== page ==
Nrama: There have also been a lot of two-page spreads. In Blackest Night #1, you had a whole lot of dead Green Lanterns rising from the dead on a two-page panel. How many characters did you draw in that? How long did it take you?
Nrama: You've gotten to draw a lot of live characters too. Which of DC's Earth characters have been the most enjoyable for you?
Reis: I love working with Hawkman, Batman, and the Martian Manhunter. It's always fun to work with them.
Nrama: How did you come up with your look for Barry Allen?
Reis: Geoff asked me to draw him as someone that doesn't ever stop. He's working in high-speed all the time, even to walk or to talk. The challenge is to draw this speed idea and to make that work on the page. He needs to be different from everyone else always, even in a simple movement.
Reis: Actually, I got her reading the script. I don't like to come up with the image for a character before the script. I like to let the story talk me how I need to follow to the character. It happened with Mera.
Geoff gave me an idea about how Mera needed to be drawn, and the story gave me how Mera needed to look.
Nrama: The Black Lantern JLA fight in Issue #3 was very visually dynamic. What was that like to draw? And how did you use the features of the risen Black Lanterns to make it even more visually entertaining?
Nrama: How long did that two-page spread in Blackest Night #3 take to draw?
Reis: I spent two days to finish that spread.
Nrama: What were the directions in the script for that two-page spread? And how did you come up with that page design?
Nrama We know there's a one month break in Blackest Night in January to make sure you have enough time to finish the event. Are the deadlines difficult?
Reis: For sure. Big events are always hard to work because you need a lot of references and more things happen than in a regular book. I've been working more than usual. But I love to work under pressure.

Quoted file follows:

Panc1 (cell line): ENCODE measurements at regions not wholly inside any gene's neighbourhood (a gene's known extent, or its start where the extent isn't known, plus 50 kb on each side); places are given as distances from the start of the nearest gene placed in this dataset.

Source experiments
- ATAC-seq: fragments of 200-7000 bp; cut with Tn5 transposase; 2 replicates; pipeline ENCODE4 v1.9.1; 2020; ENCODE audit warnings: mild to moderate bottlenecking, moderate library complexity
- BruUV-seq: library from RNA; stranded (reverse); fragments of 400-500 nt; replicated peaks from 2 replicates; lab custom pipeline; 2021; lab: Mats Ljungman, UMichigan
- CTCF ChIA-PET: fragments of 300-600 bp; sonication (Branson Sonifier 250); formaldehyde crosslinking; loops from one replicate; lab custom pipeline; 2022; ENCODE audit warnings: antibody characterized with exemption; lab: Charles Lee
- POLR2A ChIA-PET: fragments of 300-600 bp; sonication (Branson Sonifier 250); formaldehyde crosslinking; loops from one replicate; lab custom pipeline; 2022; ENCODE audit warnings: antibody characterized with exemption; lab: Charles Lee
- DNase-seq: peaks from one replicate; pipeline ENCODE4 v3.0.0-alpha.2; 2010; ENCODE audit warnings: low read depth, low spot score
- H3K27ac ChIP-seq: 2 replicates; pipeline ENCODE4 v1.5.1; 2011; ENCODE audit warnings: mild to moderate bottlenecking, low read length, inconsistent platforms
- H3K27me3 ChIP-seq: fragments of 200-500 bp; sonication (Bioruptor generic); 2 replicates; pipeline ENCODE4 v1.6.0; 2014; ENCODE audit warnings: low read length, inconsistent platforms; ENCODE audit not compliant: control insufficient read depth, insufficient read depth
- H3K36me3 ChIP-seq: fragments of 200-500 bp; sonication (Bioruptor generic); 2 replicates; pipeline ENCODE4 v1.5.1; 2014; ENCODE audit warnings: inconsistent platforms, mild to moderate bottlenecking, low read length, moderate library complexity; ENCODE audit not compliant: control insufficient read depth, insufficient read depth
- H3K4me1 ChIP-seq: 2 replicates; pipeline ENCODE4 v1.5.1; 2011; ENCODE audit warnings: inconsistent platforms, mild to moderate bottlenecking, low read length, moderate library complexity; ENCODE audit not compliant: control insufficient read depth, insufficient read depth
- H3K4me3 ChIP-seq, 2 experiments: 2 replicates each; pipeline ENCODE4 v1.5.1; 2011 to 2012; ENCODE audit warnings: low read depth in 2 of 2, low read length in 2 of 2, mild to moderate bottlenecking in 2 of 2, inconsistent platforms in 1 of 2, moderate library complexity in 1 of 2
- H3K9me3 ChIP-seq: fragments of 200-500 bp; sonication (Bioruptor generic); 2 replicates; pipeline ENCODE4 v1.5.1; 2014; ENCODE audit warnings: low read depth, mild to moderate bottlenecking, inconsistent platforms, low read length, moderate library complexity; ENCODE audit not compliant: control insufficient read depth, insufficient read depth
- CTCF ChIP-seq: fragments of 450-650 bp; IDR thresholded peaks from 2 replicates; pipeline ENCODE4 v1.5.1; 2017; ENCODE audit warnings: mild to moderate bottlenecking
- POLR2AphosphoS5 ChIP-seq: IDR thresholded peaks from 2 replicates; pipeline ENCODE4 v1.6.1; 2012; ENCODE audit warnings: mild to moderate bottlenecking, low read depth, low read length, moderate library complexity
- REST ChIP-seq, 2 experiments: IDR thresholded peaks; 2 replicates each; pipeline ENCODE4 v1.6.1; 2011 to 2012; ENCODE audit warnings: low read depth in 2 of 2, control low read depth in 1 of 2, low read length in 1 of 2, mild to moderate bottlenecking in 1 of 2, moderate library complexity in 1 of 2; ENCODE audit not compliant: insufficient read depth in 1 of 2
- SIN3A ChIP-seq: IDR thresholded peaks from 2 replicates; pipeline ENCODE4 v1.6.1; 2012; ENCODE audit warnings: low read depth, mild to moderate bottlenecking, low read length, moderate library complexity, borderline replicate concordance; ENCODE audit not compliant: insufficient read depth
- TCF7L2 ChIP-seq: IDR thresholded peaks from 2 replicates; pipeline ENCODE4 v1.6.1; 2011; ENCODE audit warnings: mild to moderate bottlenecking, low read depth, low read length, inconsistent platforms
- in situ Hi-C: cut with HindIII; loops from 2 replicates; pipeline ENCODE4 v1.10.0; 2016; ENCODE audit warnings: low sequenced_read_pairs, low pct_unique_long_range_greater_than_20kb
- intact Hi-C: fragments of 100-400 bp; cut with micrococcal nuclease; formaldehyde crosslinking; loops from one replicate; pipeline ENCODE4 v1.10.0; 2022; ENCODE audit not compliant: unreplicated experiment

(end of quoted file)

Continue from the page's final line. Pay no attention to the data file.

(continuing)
Nrama: Looking at the solicitations for future issues, it looks like you're drawing just about everyone on Earth, including every villain. Is there anything you can tell us about future issues and what you're getting to draw?
Reis: My God. I'm working on that book now, but until now, I didn't work that moment I'd have to draw it. Please, I prefer not to think about that until that is necessary.
Reis: Of course it is still true. Wait for it!
Nrama: Hmmm... the characters you're going to draw in your next project -- have you been getting to draw them in this series?
Reis: Hey, I'm working on practically all the characters from the DC universe in that story. [laughs]
Nrama: How has it been working with Geoff on the Blackest Night series?
Reis: It is always a pleasure to work on Geoff's scripts. It's easier to understand and to draw. We usually talk by e-mail .I read Geoff's script when I draw, just for me to get the same energy as the reader when they discover an important thing in the story. I think that way I can find the right energy for the page.
Nrama: Looking at Blackest Night's tone, it seems so dark that your inker, Oclair Albert, must be putting in extra hours too. And it looks like you have more than one person working on inking. Do you work closely with your inkers?
Reis: Yes, he is working hard! Joe has been helping with the inks as Julio helped in Issue #2. Oclair and Joe Prado live close to me, so it is easier to send the pages and to talk about the Ideas for the inks.
Nrama: Have you been coordinating things with other artists too? Are you aware of their work on the Blackest Night tie-ins?
Reis: Yes. Adam has been sending all the books by other artists to help me to understand the story as a whole.
Nrama: Anything else you want to tell your fans about your work on Blackest Night?
Reis: Please, read Blackest Night more than four times. [laughs] You will always notice a new thing in the story and the art that you didn't before.